In this age, people are more separated from the natural world than ever, and transforming it more than any society before us. Of course we can work to conserve energy, use less and defend our lands and the things on them, but there is one, more fundamental thing we need: to understand why these things are valuable, and worth preserving.

Wednesday 1 November 2017

Happy Celtic New Year

The Irish celebrate Halloween with fireworks, as Americans would Independence Day -- as I found out when I first moved here a few days before Halloween with a new baby. And on distant country hilltops and outside Dublin tenements, people build giant bonfires.  

Originally it was the day when the veil between this world and the next grew ragged, and things could pass through. It’s the midpoint between the equinox and the winter solstice, or Christmas; it marked New Year's Eve in traditional Ireland, when the nights grow truly long and dark, when the skies grow dim, and when we first feel the bite of winter. It is the day when it seems most appropriate to remember loved ones that have died, as we do in our house, a bit of gravitas to go with the trick-or-treating of children and the heedless bloodletting on the television.

The more we learn to live with the seasons, the more I see the logical pattern of old holidays. Six weeks after Christmas, the midpoint between the Christmas and the spring equinox, is Bridget’s Day here, Groundhog Day or Candlemas elsewhere. Six weeks later is the equinox, and the first Sunday after the first full moon after the equinox is Easter. Six weeks after the equinox, halfway to the summer solstice, comes May Day, once widely celebrated in the USA and now not even a memory.

My more devout friends back in the USA resent hearing the astronomy behind, say, Christmas or Easter, believing it distracts us from “the reason for the season.” I understand – they are flooded by a culture that exploits holy days to sell people more things they don’t need, and they want to protect their children’s innocence and preserve the day's meaning. I get it.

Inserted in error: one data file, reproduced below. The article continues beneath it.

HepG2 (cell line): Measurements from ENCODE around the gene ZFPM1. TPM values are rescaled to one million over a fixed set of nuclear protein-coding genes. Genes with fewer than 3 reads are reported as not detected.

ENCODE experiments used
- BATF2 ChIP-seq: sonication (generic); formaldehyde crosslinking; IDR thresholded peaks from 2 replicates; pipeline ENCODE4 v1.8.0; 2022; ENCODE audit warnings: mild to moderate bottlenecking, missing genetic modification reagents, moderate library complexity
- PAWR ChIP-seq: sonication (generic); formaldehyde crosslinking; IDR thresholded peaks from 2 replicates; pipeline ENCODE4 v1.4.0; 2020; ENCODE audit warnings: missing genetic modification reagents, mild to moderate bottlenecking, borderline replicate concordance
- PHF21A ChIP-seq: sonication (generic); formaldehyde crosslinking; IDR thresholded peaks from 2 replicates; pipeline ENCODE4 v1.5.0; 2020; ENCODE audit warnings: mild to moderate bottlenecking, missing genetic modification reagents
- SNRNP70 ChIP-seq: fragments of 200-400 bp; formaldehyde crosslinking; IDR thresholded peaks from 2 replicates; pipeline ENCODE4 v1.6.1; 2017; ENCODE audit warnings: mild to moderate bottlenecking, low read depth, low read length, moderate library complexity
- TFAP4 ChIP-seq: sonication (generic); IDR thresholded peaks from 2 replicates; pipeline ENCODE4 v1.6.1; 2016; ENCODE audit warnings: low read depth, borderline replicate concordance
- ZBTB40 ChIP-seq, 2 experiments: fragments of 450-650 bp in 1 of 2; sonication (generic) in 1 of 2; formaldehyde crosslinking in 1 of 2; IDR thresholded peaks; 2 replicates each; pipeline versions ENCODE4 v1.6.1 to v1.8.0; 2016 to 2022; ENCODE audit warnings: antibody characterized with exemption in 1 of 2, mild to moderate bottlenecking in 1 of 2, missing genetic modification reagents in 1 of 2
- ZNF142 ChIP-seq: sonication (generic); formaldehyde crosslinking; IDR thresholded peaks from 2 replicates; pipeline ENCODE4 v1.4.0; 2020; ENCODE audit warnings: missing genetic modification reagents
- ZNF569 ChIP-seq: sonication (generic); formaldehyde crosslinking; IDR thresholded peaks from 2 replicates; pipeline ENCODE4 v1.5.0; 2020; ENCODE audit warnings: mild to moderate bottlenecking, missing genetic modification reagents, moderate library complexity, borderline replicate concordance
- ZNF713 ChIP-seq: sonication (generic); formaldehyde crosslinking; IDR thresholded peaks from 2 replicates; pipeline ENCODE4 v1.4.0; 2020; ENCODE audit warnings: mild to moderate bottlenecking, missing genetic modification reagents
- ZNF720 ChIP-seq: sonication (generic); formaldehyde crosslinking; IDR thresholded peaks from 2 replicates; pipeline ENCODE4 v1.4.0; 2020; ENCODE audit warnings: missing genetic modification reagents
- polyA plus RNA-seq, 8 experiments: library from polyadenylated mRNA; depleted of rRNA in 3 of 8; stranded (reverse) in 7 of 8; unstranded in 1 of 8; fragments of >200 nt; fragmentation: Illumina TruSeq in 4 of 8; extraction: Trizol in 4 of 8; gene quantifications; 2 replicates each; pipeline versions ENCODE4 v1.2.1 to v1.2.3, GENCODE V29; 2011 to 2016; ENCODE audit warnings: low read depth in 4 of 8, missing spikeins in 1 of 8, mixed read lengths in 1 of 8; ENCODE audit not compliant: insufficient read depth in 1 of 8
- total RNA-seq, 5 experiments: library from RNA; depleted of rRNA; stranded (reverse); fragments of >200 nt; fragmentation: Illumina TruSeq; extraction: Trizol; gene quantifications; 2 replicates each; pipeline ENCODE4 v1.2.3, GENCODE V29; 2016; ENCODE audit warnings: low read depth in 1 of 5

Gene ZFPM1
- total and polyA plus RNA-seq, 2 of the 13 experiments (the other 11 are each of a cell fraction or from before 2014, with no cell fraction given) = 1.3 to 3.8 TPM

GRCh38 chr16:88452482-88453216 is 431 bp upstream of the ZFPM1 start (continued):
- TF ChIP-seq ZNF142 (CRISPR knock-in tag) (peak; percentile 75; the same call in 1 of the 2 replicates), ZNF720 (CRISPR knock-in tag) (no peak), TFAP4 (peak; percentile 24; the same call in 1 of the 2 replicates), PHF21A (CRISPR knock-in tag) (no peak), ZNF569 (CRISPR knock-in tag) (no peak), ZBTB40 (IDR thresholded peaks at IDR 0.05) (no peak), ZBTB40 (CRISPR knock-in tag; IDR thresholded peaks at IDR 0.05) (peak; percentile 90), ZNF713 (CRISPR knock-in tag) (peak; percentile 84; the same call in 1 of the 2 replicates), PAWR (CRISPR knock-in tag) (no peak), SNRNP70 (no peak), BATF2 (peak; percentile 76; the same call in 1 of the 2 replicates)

In purging their lives of the shopping-mall culture, though, they inadvertently throw out some of their oldest traditions. The holidays celebrate the cycle of creation, and the religious commemorations were placed there because of the season, not the other way around – the birth at the turn of the year, the Resurrection at the season of new life. The pagan seasonal markers do not supersede the holy days, but ante-cede them, marking another turn on our journey from this world to the next.

In the same way, I know many sects who worship in bare rooms and plain churches, and I’m glad it works for them. My second-favourite churches have the rich colours and flamboyant architecture of Catholic churches, an explosion of praise frozen in stone. But the best religious service I have ever attended took place in an old forest near us, by candlelight. There, a crowd gathered around the priest under a green canopy, amid living pillars whose lives stretch so far beyond our own, in a tiny remnant of what was once the first and greatest of cathedrals.

I used to walk through those woods every week with my daughter, and now that she is a teenager I walk alone. I hope I can walk through them with her again soon, for while I don’t always go on a Sunday, every visit feels like a Sabbath.